We love the tangible, the confirmation, the palpable, the real, the
visible, the concrete, the known, the seen, the vivid, th'e visual, the
social, the embedded, the emotionally laden, the salient, the stereotypical,
the moving, the theatrical, the romanced, the cosmetic, the official, the
scholarly-sounding verbiage (b******t), the pompous Gaussian economist,
the mathematicized crap, the pomp, the Académie Française, Har-
.vard Business School, the Nobel Prize, dark business suits with white
shirts and Ferragamo ties, the moving discourse, and the lurid. Most of all
we favor the narrated.
Alas, we are not manufactured, in our current edition of the human
race, to understand abstract matters—we need context. Randomness and
uncertainty are abstractions.
I propose that if you want a simple step to a higher form of life, as distant
from the animal as you can get, then you may have to denarrate, that
is, shut down the television set, minimize time spent reading newspapers,
ignore the blogs. Train your reasoning abilities to control your decisions;
nudge System 1 (the heuristic or experiential system) out of the important
ones. Train yourself to spot the difference between the sensational and the
empirical. This insulation from the toxicity of the world will have an additional
benefit: it will improve your well-being. Also, bear in mind how
shallow we are with probability, the mother of all abstract notions. You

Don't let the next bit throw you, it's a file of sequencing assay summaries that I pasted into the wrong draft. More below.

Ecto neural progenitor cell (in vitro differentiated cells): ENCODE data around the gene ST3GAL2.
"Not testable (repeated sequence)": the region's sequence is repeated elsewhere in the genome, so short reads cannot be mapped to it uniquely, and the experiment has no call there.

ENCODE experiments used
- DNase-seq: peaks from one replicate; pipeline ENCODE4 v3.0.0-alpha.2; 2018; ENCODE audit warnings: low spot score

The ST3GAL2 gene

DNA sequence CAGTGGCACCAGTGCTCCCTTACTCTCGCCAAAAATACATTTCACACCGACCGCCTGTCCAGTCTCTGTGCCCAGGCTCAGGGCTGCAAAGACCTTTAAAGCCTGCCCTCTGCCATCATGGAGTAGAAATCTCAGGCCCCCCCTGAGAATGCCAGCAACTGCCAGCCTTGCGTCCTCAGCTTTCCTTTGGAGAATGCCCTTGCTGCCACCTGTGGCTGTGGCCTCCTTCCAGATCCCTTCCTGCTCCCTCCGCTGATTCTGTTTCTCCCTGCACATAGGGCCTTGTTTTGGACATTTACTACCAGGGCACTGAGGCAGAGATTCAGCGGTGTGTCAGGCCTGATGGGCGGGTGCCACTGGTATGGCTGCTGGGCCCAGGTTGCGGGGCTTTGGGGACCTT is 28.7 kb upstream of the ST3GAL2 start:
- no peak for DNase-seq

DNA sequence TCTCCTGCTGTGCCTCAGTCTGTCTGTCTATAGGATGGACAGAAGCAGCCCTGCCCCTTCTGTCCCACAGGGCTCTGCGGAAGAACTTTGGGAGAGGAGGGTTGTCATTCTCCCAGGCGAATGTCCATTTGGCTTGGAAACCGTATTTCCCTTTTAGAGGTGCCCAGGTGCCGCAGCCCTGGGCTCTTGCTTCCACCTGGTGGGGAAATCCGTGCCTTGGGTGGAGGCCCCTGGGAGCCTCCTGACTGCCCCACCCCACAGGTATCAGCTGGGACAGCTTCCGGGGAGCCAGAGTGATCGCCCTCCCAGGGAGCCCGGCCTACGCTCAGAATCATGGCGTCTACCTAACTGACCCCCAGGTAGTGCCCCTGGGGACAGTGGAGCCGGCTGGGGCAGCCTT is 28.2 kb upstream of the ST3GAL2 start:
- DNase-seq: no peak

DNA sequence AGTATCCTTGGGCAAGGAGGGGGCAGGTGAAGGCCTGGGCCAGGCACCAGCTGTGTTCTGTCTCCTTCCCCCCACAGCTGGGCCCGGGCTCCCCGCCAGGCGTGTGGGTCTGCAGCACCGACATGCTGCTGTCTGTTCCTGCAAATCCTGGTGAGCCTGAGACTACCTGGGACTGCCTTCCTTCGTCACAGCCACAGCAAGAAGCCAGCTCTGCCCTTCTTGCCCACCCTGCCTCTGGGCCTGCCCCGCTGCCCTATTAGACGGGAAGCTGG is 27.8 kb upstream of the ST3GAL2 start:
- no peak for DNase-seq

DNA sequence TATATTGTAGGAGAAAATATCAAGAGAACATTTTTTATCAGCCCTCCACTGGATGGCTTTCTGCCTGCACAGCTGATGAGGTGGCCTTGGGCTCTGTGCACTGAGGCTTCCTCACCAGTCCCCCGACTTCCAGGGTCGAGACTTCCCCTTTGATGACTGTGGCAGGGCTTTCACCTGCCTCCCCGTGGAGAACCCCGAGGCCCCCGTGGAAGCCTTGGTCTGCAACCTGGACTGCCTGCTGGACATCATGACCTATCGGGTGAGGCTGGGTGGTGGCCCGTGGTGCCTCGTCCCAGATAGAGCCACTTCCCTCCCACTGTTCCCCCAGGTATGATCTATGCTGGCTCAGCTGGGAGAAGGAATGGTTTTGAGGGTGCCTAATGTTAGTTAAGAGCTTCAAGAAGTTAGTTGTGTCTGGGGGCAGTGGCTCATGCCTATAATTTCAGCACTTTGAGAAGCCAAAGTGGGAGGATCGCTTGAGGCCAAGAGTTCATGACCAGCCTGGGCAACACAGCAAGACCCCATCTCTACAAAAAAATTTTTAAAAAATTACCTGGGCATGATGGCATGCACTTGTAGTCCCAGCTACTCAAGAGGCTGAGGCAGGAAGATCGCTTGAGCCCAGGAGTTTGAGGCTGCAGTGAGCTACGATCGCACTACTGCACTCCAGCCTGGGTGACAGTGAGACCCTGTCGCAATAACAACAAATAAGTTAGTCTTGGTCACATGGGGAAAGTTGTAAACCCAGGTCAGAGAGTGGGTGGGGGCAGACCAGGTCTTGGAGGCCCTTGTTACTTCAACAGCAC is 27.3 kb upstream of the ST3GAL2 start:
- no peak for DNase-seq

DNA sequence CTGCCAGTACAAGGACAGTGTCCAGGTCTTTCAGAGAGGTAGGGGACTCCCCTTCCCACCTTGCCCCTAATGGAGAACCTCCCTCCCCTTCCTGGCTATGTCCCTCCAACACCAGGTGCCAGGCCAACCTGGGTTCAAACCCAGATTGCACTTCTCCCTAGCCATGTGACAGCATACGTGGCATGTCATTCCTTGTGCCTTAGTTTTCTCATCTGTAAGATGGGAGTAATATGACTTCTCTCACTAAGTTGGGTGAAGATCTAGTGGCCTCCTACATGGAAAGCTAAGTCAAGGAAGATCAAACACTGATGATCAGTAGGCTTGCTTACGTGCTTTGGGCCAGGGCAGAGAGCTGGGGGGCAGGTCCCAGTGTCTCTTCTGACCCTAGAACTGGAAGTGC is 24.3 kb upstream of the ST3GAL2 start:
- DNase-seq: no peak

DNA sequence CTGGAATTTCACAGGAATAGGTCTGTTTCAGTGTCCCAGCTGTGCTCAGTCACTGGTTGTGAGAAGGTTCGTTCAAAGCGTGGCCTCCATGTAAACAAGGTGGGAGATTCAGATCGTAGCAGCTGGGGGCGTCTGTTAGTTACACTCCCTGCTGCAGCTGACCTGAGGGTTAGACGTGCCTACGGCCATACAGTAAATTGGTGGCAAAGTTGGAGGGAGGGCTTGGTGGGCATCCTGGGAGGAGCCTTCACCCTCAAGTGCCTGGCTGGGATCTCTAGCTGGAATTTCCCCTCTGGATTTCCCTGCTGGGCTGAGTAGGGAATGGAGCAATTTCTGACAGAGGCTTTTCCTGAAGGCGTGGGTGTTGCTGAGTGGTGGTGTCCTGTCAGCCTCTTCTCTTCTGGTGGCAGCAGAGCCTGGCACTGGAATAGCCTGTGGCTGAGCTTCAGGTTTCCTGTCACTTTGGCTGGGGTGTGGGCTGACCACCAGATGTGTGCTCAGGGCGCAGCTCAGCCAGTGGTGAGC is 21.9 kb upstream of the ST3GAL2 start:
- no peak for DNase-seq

do not have to do much more in order to gain a deeper understanding of
things around you. Above all, learn to avoid "tunneling."
When I ask people to name three recently implemented technologies
that most impact our world today, they usually propose the
computer, the Internet, and the laser. All three were unplanned,
unpredicted, and unappreciated upon their discovery, and remained unappreciated
well after their initial use. They were consequential. They were
Black Swans. Of course, we have this retrospective illusion of their partaking
in some master plan. You can create your own lists with similar results,
whether you use political events, wars, or intellectual epidemics.
You would expect our record of prediction to be horrible: the world is
far, far more complicated than we think, which is not a problem, except
when most of us don't know it. We tend to "tunnel" while looking into
the future, making it business as usual, Black Swan-free, when in fact
there is nothing usual about the future. It is not a Platonic category!
We have seen how good we are at narrating backward, at inventing
stories that convince us that we understand the past. For many people,
knowledge has the remarkable power of producing confidence instead of
measurable aptitude. Another problem: the focus on the (inconsequential)
regular, the Platonification that makes the forecasting "inside the box."
If you click on the "Hide" button, I will disappear.